Codecov Breach

Codecov makes software auditing tools that allow developers to see how thoroughly their code is being tested, a process that can give the tool access to stored credentials for various internal software accounts.

Hackers who tampered with a software development tool from Codecov used that program to gain restricted access to hundreds of networks belonging to the San Francisco firm’s customers, investigators told Reuters.

“The attackers used automation to rapidly copy those credentials and raid additional resources”, the investigators said.

“The attackers responsible for the hack managed to exploit not only Codecov software but also potentially used the organization as a springboard to compromise a huge number of customer networks”.

It is possible that the supply chain attack, made possible by compromising a resource used by other organizations, may have resulted in the theft of credentials, tokens, and keys running through client CIs, as well as “services, datastores, and application code that could be accessed with these credentials,” according to Codecov.

Speaking on condition of anonymity to the news agency, one of the investigators said attackers used automation to collect credentials as well as “raid additional resources,” which may have included data hosted on the networks of other software development program vendors, including IBM.

IBM and other companies said that their code had not been altered, but did not address whether access credentials to their systems had been taken.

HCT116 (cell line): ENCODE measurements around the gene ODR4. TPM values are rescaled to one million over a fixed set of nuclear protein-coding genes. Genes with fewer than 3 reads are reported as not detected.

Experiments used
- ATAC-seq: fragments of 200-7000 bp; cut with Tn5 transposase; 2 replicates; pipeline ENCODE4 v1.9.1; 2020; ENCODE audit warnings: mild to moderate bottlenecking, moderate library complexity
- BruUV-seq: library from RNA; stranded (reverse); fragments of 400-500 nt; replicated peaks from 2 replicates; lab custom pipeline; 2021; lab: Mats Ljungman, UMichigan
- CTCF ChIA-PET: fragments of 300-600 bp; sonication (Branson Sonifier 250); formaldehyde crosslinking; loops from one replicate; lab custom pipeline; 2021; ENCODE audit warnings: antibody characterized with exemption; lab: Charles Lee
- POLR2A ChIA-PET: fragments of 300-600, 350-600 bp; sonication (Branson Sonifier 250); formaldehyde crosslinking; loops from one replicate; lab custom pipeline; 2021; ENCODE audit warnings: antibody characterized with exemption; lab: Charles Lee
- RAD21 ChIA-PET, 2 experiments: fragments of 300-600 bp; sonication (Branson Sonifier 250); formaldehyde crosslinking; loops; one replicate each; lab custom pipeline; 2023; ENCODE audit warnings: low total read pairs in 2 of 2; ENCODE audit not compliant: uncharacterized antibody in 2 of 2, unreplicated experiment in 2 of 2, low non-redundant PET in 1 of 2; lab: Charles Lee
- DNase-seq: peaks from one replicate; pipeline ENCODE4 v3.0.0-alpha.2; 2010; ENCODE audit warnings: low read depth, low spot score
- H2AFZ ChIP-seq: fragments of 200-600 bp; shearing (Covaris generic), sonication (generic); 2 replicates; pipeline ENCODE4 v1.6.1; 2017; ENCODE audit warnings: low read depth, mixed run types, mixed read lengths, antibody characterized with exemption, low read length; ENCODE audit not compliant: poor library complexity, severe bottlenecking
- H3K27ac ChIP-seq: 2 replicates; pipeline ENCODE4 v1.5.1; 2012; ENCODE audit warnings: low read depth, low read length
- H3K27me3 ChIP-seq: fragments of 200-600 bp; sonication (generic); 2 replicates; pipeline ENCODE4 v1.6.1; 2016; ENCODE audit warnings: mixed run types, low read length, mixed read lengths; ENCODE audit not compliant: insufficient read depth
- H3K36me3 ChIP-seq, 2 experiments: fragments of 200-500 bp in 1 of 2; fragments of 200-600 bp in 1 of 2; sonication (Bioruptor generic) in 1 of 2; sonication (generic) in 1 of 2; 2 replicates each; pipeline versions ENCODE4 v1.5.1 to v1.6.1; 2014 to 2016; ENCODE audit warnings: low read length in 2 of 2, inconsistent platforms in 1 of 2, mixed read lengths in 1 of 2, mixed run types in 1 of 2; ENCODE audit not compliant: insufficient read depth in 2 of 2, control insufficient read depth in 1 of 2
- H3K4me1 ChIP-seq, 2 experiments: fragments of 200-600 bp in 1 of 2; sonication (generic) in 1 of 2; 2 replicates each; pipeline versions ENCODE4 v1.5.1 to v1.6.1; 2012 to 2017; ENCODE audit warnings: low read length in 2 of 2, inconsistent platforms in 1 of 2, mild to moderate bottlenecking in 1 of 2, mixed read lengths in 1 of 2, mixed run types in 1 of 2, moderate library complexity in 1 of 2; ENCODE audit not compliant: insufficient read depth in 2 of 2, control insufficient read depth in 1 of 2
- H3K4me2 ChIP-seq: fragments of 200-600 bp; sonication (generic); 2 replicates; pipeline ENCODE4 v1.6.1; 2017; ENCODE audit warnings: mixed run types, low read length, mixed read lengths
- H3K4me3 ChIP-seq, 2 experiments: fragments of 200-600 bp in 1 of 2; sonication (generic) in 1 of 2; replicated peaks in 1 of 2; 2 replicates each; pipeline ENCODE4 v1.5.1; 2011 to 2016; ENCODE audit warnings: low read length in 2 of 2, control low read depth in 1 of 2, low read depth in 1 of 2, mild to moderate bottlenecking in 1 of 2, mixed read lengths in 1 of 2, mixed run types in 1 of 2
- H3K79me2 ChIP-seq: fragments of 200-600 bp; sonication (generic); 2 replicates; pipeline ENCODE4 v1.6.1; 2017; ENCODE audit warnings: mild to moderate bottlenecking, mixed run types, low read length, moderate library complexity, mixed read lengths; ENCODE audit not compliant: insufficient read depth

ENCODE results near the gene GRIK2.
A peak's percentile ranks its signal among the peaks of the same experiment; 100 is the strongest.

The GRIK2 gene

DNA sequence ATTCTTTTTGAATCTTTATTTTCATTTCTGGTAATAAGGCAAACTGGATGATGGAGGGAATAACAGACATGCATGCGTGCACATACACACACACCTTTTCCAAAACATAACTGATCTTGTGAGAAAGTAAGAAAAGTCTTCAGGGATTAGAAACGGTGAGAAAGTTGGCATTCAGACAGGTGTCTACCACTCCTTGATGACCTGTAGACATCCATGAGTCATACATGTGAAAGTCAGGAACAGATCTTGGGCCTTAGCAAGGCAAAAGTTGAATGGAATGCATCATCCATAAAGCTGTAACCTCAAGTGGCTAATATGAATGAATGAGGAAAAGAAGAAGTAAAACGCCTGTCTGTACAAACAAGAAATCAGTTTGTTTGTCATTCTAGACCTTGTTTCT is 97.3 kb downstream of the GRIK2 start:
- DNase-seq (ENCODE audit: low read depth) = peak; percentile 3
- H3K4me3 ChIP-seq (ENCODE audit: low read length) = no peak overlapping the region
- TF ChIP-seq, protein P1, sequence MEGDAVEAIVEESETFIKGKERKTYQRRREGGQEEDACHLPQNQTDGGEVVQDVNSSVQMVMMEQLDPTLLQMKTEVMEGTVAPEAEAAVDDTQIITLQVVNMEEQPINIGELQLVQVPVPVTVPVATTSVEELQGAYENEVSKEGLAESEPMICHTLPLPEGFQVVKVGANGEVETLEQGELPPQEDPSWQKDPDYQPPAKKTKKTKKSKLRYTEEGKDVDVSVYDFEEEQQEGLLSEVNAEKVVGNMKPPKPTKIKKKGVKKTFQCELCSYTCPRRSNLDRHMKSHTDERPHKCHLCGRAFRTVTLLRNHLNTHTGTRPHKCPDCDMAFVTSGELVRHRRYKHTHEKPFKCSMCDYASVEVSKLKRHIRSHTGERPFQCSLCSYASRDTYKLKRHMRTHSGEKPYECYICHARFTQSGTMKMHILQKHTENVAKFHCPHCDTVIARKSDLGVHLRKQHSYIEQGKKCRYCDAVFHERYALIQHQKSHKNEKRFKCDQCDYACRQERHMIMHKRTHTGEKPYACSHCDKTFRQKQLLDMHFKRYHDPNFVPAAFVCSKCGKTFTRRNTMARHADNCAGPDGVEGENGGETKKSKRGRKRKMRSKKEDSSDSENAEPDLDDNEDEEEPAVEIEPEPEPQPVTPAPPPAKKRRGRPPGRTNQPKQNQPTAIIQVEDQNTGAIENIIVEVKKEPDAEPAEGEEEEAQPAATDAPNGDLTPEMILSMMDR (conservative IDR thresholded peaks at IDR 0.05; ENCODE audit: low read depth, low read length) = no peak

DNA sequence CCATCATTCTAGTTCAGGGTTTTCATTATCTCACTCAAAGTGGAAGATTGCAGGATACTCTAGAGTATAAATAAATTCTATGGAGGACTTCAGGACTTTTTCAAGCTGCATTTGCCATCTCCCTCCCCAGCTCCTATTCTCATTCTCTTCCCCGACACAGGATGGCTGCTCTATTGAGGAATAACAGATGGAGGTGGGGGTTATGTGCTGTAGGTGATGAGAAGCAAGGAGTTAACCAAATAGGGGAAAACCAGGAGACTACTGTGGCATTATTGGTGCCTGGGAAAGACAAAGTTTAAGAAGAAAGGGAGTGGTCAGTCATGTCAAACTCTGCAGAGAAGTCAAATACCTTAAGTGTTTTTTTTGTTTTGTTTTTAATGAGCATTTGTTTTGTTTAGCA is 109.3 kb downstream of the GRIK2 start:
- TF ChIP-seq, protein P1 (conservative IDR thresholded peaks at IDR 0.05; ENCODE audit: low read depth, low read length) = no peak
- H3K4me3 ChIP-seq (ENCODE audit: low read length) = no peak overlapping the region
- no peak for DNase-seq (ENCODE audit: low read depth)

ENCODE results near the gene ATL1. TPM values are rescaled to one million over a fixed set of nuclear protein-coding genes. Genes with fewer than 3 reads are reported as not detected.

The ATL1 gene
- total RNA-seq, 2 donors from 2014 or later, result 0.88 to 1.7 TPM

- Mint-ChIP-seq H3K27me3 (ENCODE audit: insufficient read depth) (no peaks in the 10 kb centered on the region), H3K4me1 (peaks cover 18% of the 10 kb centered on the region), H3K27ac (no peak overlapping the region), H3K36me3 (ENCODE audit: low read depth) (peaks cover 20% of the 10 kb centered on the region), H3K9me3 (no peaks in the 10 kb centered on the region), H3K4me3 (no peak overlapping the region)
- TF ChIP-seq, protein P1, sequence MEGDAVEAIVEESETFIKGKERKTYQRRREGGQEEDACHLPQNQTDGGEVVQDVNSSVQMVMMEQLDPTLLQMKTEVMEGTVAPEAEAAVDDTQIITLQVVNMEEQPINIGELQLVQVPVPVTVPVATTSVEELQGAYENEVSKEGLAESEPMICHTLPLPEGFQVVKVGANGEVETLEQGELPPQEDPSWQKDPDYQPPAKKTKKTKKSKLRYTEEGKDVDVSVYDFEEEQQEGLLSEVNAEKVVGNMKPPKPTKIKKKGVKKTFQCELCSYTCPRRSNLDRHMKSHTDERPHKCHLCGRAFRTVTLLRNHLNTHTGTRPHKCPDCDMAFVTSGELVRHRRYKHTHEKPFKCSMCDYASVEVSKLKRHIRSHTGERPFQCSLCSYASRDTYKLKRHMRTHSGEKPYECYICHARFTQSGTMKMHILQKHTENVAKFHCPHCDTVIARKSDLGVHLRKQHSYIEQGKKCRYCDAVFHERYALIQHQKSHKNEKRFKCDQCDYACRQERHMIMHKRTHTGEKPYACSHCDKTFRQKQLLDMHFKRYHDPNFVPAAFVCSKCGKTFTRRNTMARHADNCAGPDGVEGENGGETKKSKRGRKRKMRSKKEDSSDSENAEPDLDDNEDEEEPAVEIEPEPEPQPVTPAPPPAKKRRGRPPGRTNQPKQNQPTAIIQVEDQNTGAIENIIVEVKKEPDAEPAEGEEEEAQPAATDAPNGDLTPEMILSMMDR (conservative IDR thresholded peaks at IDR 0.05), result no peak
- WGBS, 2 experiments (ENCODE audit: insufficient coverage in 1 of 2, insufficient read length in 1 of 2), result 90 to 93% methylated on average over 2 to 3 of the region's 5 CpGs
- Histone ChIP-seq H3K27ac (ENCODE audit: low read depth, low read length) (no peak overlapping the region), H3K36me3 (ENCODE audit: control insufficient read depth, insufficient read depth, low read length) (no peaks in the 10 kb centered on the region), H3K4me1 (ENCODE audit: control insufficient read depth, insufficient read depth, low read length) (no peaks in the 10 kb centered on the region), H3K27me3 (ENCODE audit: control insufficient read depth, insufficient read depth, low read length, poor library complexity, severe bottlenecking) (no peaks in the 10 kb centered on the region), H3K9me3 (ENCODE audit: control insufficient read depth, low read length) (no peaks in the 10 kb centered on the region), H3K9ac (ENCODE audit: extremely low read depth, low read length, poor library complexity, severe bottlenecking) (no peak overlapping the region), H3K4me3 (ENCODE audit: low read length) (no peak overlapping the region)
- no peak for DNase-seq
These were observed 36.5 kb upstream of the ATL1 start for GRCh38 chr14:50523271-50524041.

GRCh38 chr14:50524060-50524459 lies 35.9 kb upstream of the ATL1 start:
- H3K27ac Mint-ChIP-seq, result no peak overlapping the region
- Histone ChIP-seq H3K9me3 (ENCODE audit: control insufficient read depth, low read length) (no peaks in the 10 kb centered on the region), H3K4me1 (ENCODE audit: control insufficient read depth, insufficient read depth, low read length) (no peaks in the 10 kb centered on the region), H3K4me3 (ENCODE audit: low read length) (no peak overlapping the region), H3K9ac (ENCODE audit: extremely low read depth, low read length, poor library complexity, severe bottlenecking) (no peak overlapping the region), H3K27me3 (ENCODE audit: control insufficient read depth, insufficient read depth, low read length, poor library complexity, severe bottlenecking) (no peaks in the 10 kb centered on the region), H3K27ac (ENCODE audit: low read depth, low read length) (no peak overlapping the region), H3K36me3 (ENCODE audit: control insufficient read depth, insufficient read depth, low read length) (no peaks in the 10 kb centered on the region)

An IBM spokeswoman said, “We are investigating the reported Codecov incident and have thus far found no modifications of code involving clients or IBM”.

As dozens of possible victims were notified, the FBI’s San Francisco office is investigating the compromises.

Security experts involved in the case said the scale of the attack and the skills needed to be compared to last year’s SolarWinds attack.

The compromise of that company’s widely used network management program led hackers inside nine U.S. government agencies and about 100 private companies.

Experts say it is unclear who is behind the latest breach or if they are working for a national government, as was the case with SolarWinds.

Among Codecov’s 19,000 customers, including big tech services provider Hewlett Packard Enterprise (HPE.N), said they were still trying to determine if they or their customers had been damaged.

Hewlett Packard Enterprise spokesman Adam Bauer mentions, “HPE has a dedicated team of professionals investigating this matter, and customers should rest assured we will keep them informed of any impacts and necessary remedies as soon as we know more”.

In the case of Codecov users who had seen no evidence of hacking that was taking the breach seriously, a corporate cybersecurity official told Reuters.

He said his company was busy resetting its credentials and that his counterparts elsewhere were doing the same, as Codecov recommended.

Codecov’s website says its customers include consumer goods conglomerate Procter & Gamble Co, (PG.N) web hosting firm GoDaddy Inc, (GDDY.N) The Washington Post, and Australian software firm Atlassian Corporation PLC (TEAM.O). Atlassian said it had not yet seen any impact nor signs of a compromise.

Codecov said the issue has since been fixed and impacted customers were notified via email addresses on file on April 15. It is recommended that users roll their credentials if they have not already done so.

“Codecov maintains a variety of information security policies, procedures, practices, and controls,” commented Jerrod Engelberg, Codecov CEO.

“We continually monitor our network and systems for unusual activity, but Codecov, like any other company, is not immune to this type of event.”

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